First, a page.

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    Archive for the ‘guacamole’ Category

    And, For My Next Magic Trick… Guacamole With No Avocados!

    Calavo_With_TaglineAs a nutritionist and journalist, ingredient list hunting is one activity that is right up my alley.

    Oh, yes, I do mean “activity”.  It is not at all odd for me to walk the aisles of a supermarket for a good half hour with the sole intention of seeing if I encounter any blog-worthy “WTF”-ness.

    I’m not in there for any other reason.  I don’t need garlic for dinner.  Not even a stick of gum from the checkout counter.  I’m just there to walk and — cross my fingers! — come across something heinous.

    Alas, I struck gold today with Calavo’s Guacamole Tortilla Chips.

    Here is what the front of the bag tells us:

    “Rich Guacamole Taste!”

    That’s more than a statement — that is an enthused proclamation.  But wait, there’s more:

    “So green and so good, you’ll think you already dipped.”

    Alright, then.  Let’s get our avocado goodness on.  First, though, let’s take a look at the ingredient list (I purposefully bold part of it to make sure you read the really crazy part).

    Whole white corn, vegetable oil and/or canola oil and/or soybean oil and/or sunflower oil, guacamole seasoning (salt, cheddar cheese [pasteurized milk, salt, culture, enzymes], lactose, whey, buttermilk, maltodextrin, onion powder, garlic powder, sour cream [cream, nonfat milk, culture, enzymes], monosodium glutamate, citric acid, spice, lactic acid, natural flavor, tocopherols, yellow 6 lake, yellow 5 lake, titanium dioxide, blue 1 lake, red 40, corn flour, lime.

    I could potentially understand the use of guacamole seasoning in these chips, but why is it made from cheddar cheese?  At least Kraft’s highly controversial “faux guacamole” dip contained a smidge of avocado!

    The presence of all those artificial dyes in Calavo’s product also makes the “so green” tagline sound a whole less appetizing.

    What’s particularly odd, though, is that the company’s guacamole dips are the real thing (no artificial colors, no weird fillers, etc.).  These chips certainly tarnish their brand name.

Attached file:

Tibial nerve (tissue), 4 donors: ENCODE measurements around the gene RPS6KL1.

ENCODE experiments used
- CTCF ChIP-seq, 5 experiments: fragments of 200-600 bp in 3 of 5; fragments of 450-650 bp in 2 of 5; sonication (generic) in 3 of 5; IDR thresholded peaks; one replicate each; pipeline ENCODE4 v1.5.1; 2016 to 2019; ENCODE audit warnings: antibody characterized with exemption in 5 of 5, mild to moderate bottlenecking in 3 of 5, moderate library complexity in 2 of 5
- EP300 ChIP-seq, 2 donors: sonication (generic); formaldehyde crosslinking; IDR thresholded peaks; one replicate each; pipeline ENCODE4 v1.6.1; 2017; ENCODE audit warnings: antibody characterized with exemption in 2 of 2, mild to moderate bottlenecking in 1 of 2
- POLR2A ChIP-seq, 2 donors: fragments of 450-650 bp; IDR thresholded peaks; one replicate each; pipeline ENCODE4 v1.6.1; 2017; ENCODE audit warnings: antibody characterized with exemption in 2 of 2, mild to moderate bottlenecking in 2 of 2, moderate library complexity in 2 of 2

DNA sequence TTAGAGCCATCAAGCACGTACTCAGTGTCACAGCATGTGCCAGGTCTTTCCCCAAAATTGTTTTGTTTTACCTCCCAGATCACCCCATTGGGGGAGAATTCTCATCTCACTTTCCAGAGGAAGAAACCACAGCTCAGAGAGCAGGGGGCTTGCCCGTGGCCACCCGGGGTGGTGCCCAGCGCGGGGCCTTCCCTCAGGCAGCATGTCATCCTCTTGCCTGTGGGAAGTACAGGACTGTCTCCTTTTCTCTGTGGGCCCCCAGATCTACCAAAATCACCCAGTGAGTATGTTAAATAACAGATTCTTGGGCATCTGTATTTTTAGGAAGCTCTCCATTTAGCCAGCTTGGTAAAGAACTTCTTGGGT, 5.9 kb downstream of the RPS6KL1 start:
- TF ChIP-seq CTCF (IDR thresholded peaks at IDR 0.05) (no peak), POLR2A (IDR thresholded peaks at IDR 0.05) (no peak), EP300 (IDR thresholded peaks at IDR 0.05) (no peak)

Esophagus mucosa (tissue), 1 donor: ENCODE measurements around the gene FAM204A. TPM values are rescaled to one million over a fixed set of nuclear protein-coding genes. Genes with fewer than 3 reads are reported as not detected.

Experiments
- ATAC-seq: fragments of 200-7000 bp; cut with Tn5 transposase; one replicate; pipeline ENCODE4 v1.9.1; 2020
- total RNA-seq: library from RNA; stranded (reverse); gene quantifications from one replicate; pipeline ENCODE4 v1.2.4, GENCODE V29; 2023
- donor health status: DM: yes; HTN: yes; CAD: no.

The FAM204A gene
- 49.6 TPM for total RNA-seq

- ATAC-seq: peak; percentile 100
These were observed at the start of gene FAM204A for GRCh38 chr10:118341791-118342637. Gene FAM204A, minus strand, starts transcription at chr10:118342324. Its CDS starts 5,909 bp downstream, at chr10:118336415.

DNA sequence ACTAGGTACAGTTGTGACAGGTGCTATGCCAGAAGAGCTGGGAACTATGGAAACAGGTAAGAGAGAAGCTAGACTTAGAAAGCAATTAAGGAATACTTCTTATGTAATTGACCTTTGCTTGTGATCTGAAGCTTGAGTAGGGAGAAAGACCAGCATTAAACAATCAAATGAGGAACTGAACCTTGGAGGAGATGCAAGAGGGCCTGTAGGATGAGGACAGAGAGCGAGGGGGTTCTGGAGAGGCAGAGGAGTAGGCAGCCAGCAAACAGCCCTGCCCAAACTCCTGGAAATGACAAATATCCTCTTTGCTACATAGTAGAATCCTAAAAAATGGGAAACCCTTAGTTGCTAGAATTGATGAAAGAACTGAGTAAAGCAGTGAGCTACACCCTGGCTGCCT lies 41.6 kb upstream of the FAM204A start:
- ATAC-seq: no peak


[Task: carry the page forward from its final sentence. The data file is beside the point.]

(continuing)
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    You Ask, I Answer: Tortilla Chips & Salsa

    I had lunch at a Mexican restaurant this weekend that labeled some [menu items] as low-fat and low-carb.

    I was surprised that the chips and salsa appetizer wasn’t [labeled] low-fat.

    I know salsa is fat-free, so wouldn’t [chips and salsa] be lower in calories than [an order of] chips and guacamole?

    — David (last name withheld)
    Orlando, FL

    Although a standard restaurant order of chips and salsa (approximately two ounces of tortilla chips and one cup of salsa) offers 330 fewer calories than that same amount of chips and guacamole, it is not a low-fat appetizer.

    Sure, one serving (two tablespoons) of salsa contains a negligilble 0.1 grams of fat, but don’t forget about the chips!

    One serving of tortilla chips (one ounce in weight, or approximately 12 individual chips) contributes 140 calories and seven grams of fat. This is identical to the calorie and fat values of potato chips, by the way.

    Assuming the restaurant is following FDA standards for low-fat labeling, they can only “award” that moniker to items contributing less than three grams of fat per serving.

    Since one serving of tortilla chips alone offers more than twice that amount, you can understand why this particular appetizer didn’t make the cut.

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